With 18 new postulants, Dominican sisters in Michigan see a vocations boom amid the pandemic

4 mins read
Sister Joseph Andrew Bogdanowicz hugs new postulants. Courtesy photo

This spring, most of us were just trying to navigate a new stay-at-home lifestyle as the world shut down. Eighteen young women were doing more — preparing to leave family, friends and worldly possessions behind for the radically different life of the Dominican Sisters of Mary, Mother of the Eucharist.

On Aug. 22, at their motherhouse in Ann Arbor, Michigan, the Sisters of Mary welcomed one of the largest postulant classes in their 23-year history. Now numbering more than 150, the order has always been blessed with a “different kind of vocations crisis” — more applicants than they have room to house. But this class is something special.

“I call my vocation a COVID miracle, because the majority of my discernment happened during the pandemic,” said Sister Genevieve, from Phoenix. She isn’t alone; her fellow postulants, who hail from across the United States and Mexico, found their discernment and entrance uniquely affected by the COVID-19 pandemic.

Read additional vocation articles here.

A “normal” discernment process for a young woman usually involves attending one or more discernment retreats, extensive conversations with Sister Joseph Andrew Bogdanowicz, the vocations director, and, ultimately, asking for papers (making a formal application to enter the order). If accepted, she is invited to attend Pre-Postulancy Week, a preview of life in the community.

Finding ways to be with God

This year, after cancelling the spring discernment retreat, Sister Joseph Andrew said she “took to the internet and picked up the challenge of contacting the young women. … Each of them needed my reaching out to them to extend an offer to speak with them via phone and, should things progress, via Zoom.” Far from being a roadblock for the vocations director, she said contacting each girl individually “provided a beautiful contact that was one-on-one and capable of the deep discussions that I would have had with them during the retreat. In fact, in some ways, it might have enabled a longer conversation.”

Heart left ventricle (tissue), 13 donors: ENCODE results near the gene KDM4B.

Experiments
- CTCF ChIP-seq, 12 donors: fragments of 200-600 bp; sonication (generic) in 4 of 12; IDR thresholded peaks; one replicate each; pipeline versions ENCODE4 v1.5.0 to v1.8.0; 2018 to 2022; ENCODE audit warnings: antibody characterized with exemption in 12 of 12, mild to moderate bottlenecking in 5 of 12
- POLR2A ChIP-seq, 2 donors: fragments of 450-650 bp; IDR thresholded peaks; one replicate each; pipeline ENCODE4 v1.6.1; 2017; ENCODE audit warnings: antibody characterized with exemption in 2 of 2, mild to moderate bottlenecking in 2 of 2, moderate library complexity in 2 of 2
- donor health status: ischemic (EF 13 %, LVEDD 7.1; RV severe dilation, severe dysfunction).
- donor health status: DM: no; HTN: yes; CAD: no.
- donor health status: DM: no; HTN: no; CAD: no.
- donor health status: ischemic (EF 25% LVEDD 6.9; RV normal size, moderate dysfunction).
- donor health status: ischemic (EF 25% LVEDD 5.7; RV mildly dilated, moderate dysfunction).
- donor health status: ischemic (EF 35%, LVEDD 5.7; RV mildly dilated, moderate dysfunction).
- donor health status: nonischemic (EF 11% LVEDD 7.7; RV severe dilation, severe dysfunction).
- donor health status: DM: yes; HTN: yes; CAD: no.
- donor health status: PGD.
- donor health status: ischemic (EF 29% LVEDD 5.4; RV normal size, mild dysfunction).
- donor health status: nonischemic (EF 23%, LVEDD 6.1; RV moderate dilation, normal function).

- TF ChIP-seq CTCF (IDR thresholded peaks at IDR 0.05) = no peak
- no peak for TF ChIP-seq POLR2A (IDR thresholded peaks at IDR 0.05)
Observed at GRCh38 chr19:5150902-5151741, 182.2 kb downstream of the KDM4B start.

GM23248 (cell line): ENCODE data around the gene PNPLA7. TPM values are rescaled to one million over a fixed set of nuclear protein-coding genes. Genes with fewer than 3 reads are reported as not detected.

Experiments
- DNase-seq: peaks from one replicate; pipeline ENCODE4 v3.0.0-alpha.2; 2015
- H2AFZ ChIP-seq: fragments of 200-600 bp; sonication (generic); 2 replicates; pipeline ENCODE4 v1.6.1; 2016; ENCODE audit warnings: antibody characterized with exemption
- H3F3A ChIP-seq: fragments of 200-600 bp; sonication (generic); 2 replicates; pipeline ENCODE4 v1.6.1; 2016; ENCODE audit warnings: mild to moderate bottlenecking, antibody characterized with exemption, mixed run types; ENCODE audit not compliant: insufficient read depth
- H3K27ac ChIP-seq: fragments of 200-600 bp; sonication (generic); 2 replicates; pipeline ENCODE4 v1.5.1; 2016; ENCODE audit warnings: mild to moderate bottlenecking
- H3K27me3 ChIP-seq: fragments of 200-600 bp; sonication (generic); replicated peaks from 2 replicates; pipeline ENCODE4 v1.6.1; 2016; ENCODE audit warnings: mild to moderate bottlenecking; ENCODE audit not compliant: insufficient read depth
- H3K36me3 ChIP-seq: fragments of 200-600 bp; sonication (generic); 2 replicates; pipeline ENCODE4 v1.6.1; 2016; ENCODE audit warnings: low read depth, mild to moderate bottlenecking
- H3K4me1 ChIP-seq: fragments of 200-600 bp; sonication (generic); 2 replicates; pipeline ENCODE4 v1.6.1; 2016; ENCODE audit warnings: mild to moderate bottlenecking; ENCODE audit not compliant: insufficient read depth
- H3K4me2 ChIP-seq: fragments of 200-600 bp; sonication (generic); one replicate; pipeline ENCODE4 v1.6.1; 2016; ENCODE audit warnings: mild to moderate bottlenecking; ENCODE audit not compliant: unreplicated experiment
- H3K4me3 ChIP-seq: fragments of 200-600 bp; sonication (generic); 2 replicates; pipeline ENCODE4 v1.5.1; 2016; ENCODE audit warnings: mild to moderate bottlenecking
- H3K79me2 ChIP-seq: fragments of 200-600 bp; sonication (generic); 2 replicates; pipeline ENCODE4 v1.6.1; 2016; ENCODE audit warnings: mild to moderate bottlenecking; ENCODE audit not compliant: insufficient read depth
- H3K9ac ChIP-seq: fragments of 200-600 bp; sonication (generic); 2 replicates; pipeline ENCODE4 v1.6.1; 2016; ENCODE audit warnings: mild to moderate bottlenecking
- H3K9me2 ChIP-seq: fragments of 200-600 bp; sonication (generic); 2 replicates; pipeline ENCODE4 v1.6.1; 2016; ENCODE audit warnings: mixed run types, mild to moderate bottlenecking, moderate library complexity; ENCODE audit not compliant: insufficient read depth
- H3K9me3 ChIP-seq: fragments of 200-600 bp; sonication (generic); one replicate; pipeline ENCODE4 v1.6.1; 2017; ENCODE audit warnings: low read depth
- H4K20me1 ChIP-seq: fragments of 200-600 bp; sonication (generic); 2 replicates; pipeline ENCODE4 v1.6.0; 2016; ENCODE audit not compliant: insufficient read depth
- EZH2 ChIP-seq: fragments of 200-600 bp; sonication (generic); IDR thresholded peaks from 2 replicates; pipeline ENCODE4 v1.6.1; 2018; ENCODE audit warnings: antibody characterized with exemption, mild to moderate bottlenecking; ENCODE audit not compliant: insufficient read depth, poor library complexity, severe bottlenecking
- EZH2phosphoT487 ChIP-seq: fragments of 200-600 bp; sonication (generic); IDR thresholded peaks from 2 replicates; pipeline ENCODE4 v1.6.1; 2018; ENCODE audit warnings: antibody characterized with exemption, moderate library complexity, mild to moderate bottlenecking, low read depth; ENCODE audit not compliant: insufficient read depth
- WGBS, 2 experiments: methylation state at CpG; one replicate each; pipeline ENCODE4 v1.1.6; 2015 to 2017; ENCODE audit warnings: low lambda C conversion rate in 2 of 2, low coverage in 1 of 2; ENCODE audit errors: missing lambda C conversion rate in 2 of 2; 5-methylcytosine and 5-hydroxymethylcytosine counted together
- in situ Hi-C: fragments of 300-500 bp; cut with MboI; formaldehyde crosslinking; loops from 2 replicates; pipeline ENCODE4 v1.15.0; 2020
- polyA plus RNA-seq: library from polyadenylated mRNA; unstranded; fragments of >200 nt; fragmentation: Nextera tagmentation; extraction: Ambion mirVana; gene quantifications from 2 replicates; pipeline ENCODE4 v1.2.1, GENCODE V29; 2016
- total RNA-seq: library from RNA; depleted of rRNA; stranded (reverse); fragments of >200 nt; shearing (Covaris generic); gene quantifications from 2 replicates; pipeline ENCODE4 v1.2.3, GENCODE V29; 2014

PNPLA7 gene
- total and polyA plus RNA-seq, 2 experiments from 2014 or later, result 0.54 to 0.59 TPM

Meanwhile, the would-be postulants were coping with lack of access to the sacraments and the resulting challenges to their spiritual life and discernment.

To read the biographies of all 18 postulants for the Dominican Sisters of Mary, Mother of the Eucharist, go to sistersofmary.com/meet-the-postulants.

“Not having access to the sacraments really showed me that my entire life revolved around going to Mass and being able to adore Christ in the Eucharist,” said Sister Jenna, from Wappingers Falls, New York. “I found solace in the fact that even though in that moment I was separated physically from Christ in the Eucharist, in only a few months I would begin living life as a bride of Christ and striving to be with him for eternity.”

“I had a hard time praying at home because I always had distractions around me, whether that be electronics, a book I was reading at the time or an unfinished art project that was staring me in the face. In other words, my prayer life decreased dramatically,” said Sister Jacinta, from Galesburg, Illinois. “Though I would never wish to go without the Eucharist again, I am glad I experienced it, because I now greatly appreciate and truly understand the importance of Mass and the Eucharist. It has made me a better Catholic.”

They found creative ways to stay close to Jesus, even without Mass. “I became very good friends with EWTN.com since they had a 24/7 adoration livestream. Meanwhile, my family got used to seeing a sticky note with ‘Praying’ attached to my door so that I could get a little bit of peace and quiet,” said Sister Autumn, from Lancaster, Pennsylvania.